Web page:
Stores in Port Angeles, Port Townsend to mark Record Store Day on Saturday
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Joe Smillie/Peninsula Daily News
Mike Colgan, owner of Coog's Budget CDs and Tapes in Port Angeles, will host a special concert Saturday as part of national Record Store Day.
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Charlie Bermant/Peninsula Daily News
Quimper Sound owner Mark Haring prepares a box set by Cake for Record Store Day, which takes place Saturday.

By Joe Smillie and Charlie Bermant
Peninsula Daily News

PORT ANGELES — At least two North Olympic Peninsula merchants are making special arrangements for Saturday's national Record Store Day.

In Port Angeles, that means an all-day concert in the back room at Mike Colgan's Coog's Budget CDs and Tapes at 111 Front St.

The lineup for the free show includes a mix of Peninsula and Puget Sound bands.

Locals include Colgan's elderly punk band MCFD; the metal outfit Trinity Avenue from Port Angeles; Port Angeles singer/songwriters Luke Meeker and Dakota Long; AK47, a disabled rapper from Port Hadlock; and Wanda Bumgarner, a singer from Forks known for her yodeling talents.

“Wanda's amazing,” Colgan said. “She's more punk than anybody.”

Joining the locals will be Poorsport, a punk four-piece from Seattle; Everett rockers Southender; and Seattle post-punk group Urine Idiot.

Music will begin at noon and continue until 8 p.m.

In Port Townsend, Mark Haring, who owns and operates Quimper Sound at 211 Taylor St. in the Undertown, will offer special limited releases of vinyl records.

“The purpose of Record Store Day is to give independent record stores a chance to compete with the big boys,” Haring said.

“We can offer product that isn't available online or at chain stores, so people come in to buy what they can't get anywhere else.”

Record Store Day was started in 2007 by a group of fans who asked artists and labels to put out special limited releases of vinyl records, available only to standalone brick-and-mortar retailers.

The limited releases would go to retailers whose main primary business focuses on a physical store location, whose product line consists of at least 50 percent music retail, whose company is not publicly traded and whose ownership is at least 70 percent located in the state of operation, according to the website

The first Record Store Day had about 30 releases. It has now grown to about 300, Haring said.

There are a lot of rules, he said, such as a promise that none of the releases will be sold before the official day and that they can't be sold online.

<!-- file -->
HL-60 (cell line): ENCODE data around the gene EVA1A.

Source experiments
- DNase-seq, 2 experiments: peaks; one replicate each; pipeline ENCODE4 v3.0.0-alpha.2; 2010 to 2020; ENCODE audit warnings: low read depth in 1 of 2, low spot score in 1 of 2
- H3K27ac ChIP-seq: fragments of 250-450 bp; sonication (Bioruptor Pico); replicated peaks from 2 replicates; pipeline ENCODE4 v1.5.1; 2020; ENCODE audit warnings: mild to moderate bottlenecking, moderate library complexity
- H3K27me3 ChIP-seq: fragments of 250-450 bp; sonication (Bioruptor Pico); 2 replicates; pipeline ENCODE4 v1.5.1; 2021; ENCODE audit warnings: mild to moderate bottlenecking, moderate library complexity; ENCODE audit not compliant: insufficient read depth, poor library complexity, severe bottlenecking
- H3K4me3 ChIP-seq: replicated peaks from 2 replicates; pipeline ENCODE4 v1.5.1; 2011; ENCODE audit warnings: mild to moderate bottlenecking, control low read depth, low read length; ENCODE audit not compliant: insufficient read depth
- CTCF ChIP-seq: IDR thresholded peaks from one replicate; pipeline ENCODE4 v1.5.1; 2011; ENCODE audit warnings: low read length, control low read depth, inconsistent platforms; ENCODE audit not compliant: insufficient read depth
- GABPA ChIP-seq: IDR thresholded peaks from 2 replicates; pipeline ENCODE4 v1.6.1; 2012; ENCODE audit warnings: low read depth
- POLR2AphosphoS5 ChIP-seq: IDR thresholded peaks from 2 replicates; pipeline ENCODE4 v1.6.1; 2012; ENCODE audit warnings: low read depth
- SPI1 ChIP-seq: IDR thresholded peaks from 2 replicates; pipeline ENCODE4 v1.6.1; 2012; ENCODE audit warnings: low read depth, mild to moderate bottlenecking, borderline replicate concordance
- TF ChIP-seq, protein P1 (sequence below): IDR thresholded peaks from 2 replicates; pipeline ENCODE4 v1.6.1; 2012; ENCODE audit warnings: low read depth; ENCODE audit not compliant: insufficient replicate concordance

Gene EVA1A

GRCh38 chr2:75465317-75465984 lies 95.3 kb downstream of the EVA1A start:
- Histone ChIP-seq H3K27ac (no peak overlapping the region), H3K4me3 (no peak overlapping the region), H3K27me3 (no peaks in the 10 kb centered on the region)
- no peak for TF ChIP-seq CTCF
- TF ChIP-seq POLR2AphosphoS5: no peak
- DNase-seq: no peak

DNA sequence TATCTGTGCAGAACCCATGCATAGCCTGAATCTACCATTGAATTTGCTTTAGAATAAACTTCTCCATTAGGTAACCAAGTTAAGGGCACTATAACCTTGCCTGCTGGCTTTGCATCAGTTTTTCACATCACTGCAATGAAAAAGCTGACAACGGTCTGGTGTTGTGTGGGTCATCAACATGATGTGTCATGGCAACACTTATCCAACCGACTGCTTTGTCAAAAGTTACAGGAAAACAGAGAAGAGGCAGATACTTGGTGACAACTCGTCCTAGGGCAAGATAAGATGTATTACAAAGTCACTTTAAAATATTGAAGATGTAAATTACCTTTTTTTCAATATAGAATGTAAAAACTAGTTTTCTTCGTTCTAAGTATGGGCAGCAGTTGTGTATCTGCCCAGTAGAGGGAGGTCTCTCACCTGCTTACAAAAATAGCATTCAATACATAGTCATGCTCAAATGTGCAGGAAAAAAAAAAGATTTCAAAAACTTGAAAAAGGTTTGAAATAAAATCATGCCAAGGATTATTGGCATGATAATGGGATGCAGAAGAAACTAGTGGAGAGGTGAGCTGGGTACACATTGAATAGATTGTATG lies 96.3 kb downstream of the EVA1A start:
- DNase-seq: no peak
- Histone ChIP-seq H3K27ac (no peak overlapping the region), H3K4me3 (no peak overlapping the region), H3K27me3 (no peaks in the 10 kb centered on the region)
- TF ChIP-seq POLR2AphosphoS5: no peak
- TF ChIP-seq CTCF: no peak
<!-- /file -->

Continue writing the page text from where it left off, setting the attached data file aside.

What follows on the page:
Haring placed an order for Record Store Day, and on Saturday, he will open an hour early at 9 a.m.

Colgan isn't buying any official Record Store Day product because of the cost and rules.

Haring, who has owned Quimper Sound for eight years, recently moved the store from a large, open space on Taylor Street to a cozier location in the Undertown that was about half the size.

Over the past few years, his inventory has shifted from a majority of CDs and a few racks of records on the back wall to a majority of LPs.

The new store location is almost all vinyl.

When he bought the store, his own music collection was all digital.

That changed one night when he brought a turntable home along with a few used records.

He plugged it into his television's sound system, and, he said, his life got back to where it once belonged.

“It's an inaccurate representation of music to have it be digitally altered. When you turn music into a series of ones and zeros, something gets lost,” Haring said.

“I hadn't listened to records since the early '80s and hadn't sat down and had the Zen experience of letting the music wash over me and getting lost in the sound.

“I thought it was an age thing and I was just getting older.

“But when I hooked up the turntable, I immediately heard a whole difference in the sound.”

Quimper Sound is specialized, compact and well organized.

In contrast, Coog's has a wide-open, random feeling. In addition to the records, CDs and tapes, the store is filled with memorabilia from the rock 'n' roll era — including a handheld basketball video game from the late 1970s and a lawnmower belt.

But the two proprietors have a common interest in, and respect for, vinyl.

Colgan said record stores now serve almost as museums for the history of pop music, with the vinyl records and toys from the same era tactile reminders of a bygone era.

“It makes you feel good to have something in your hand that you lost a long time ago,” he said.

“That's why I still have this record store.”

Demographics of record buyers have changed, Colgan said, as more find music online.

“Kids don't really come in here to buy CDs. The kids buy the vinyl,” Colgan said.

“Nothing makes me more happy than seeing kids get into records — like this young girl yesterday came in and bought a Blondie album.

'She listened to it here, and I watched her reading the sleeve. For $7.99, she touched back in to the original sound, that original feeling.”


Sequim-Dungeness Valley Editor Joe Smillie can be reached at 360-681-2390, ext. 5052, or

Jefferson County Reporter Charlie Bermant can be reached at 360-385-2335 or at

Last modified: April 17. 2014 7:00PM
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